Water Pollution Impacts

water pollution impacts from factory farming

Water Pollution Impacts

  • 2,033,000,000,000 tons of water are used for meat production every year worldwide. (The World Counts)
  • Cattle production is a major cause of water pollution. In the U.S. alone, cattle produce nearly 1 billion tons of organic waste every year, accounting for a significant percentage of pollutants in U.S. rivers, lakes, streams, oceans and aquifers. (mcspotlight.org)
  • Worldwide, cattle and other livestock animals generate an estimated 13 billion tons of waste every year that ends up contaminating our waterways. This is the weight of the Eiffel tower every 24 seconds. The problem of what to do with this waste is increasing. (The World Counts)
  • Worldwide, 80 percent of all antibiotics sold in 2009 were used on livestock and poultry, compared to only 20 percent used for human illnesses. Antibiotics that are present in animal waste leach into the environment and contaminate water and food crops, posing a serious threat to public health. (Worldwatch Institute)
  • The livestock business is among the most damaging sectors to the earth’s increasingly scarce water resources, contributing among other things to water pollution, euthropication and the degeneration of coral reefs. The major polluting agents are animal wastes, antibiotics, hormones and drugs given the animals, chemicals from tanneries, fertilizers and the pesticides used to spray feed crops. Widespread overgrazing disturbs water cycles, reducing replenishment of above and below ground water resources. Significant amounts of water are withdrawn for the production of feed. (Food & Agriculture Organization of the United Nations, FAO)
  • California officials identify agriculture, including cows, as the major source of nitrate pollution in more than 100,000 square miles of polluted groundwater. (National Resources Defense Council, NRDC)
  • Large-scale commercial livestock and poultry operations produce an estimated 500 million tons of manure each year, more than three times the sewage produced by the entire U.S. human population. Unlike the household waste produced in an overwhelming majority of U.S. communities, which have municipal sewer systems, the manure and waste from livestock operations is completely untreated. Factory farm waste is stored in manure pits or lagoons, and ultimately it is applied to farm fields as fertilizer. As the Wisconsin State Journal noted, “Unlike cities, which treat their waste, most of the large farms dispose of manure the same way farmers disposed of it in the Middle Ages – by spreading it on fields as fertilizer, creating nitrogen pollution on land, our streams and rivers, lakes and waterways, and oceans.” (Pew Commission on Industrial Farm Animal Production, 2008)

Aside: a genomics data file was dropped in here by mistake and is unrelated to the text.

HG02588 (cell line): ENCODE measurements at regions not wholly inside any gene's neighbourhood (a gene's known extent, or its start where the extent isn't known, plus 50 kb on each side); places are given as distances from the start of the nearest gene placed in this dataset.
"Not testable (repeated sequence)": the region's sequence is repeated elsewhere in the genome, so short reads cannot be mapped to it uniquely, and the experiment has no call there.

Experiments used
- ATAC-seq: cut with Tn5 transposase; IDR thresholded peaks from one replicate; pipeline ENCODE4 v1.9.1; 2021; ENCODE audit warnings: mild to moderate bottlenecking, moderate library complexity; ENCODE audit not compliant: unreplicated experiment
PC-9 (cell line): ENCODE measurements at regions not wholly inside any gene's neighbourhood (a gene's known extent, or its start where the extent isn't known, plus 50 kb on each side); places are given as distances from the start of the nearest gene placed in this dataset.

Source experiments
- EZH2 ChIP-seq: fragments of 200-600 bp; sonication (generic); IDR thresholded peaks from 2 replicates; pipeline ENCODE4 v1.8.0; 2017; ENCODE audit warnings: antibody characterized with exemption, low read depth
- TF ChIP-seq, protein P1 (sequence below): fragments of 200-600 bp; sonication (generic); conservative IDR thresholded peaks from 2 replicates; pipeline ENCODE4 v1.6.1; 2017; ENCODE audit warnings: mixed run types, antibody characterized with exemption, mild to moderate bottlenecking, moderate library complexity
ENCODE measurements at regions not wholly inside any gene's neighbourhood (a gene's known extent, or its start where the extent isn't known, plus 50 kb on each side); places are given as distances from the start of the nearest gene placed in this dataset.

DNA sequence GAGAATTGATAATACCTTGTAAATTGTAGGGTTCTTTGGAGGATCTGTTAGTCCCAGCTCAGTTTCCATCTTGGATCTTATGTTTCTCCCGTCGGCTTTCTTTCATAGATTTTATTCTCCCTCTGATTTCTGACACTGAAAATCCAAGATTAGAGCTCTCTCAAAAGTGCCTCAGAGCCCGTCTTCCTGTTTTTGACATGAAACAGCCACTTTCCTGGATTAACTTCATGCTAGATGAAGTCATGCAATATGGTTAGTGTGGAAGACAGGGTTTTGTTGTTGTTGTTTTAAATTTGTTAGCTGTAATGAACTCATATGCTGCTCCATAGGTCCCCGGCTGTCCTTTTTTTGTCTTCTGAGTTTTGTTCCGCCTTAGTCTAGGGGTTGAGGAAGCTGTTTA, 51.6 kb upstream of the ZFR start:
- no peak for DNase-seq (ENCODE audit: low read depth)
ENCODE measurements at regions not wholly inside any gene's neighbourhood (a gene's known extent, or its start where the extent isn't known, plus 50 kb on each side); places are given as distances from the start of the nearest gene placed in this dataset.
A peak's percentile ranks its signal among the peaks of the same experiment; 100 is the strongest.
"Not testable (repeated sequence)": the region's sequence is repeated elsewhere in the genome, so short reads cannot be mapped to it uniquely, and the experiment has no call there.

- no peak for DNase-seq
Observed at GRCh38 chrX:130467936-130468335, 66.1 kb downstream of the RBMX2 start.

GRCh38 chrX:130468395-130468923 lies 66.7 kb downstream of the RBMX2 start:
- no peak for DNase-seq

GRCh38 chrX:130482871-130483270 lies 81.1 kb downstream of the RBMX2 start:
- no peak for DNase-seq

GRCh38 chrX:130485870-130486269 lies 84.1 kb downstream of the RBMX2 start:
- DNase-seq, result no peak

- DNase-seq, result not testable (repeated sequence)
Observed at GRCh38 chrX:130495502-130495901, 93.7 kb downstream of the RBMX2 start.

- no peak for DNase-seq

• Small, diversified farms that raise animals as well as other crops have always used manure as fertilizer without polluting water. The difference with factory farms is scale. They produce so much waste in one place that it must be applied to land in quantities that exceed the soil’s ability to absorb and incorporate it. The vast quantities of manure can – and do – make their way into the local environment where they pollute the air and water. Manure contains nitrogen, phosphorus and often bacteria that can endanger the environment and human health. Manure lagoons leak, and farmers over-apply manure to their fields, which allows manure and other wastes to seep into local streams and groundwater. Residential drinking wells can be contaminated with dangerous bacteria that can sicken neighbors and the runoff can damage the ecological balance of streams and rivers. In some cases, manure spills that reach waterways can kill aquatic life. (FactoryFarmMap.org)
  • Nutrients in animal waste cause algal blooms, which use up oxygen in the water, contributing to a “dead zone” in the Gulf of Mexico where there’s not enough oxygen to support fish and aquatic life. The dead zone fluctuates in size each year, extending a record 8,500 square miles during the summer of 2002 and stretching over 7,700 square miles during the summer of 2010. (National Resources Defense Council, NRDC)
  • Huge open-air waste lagoons, often as big as several football fields, are prone to leaks and spills. In 1995, an eight-acre hog-waste lagoon in North Carolina burst, spilling 25 million gallons of manure into the New River. The spill killed about 10 million fish and closed 364,000 acres of coastal wetlands to shellfishing. (National Resources Defense Council, NRDC)
  • Ammonia, a toxic form of nitrogen released in gas form during waste disposal, can be carried more than 300 miles through the air before being dumped back onto the ground or into the water, where it causes algal blooms and large fish kills. (National Resources Defense Council, NRDC)

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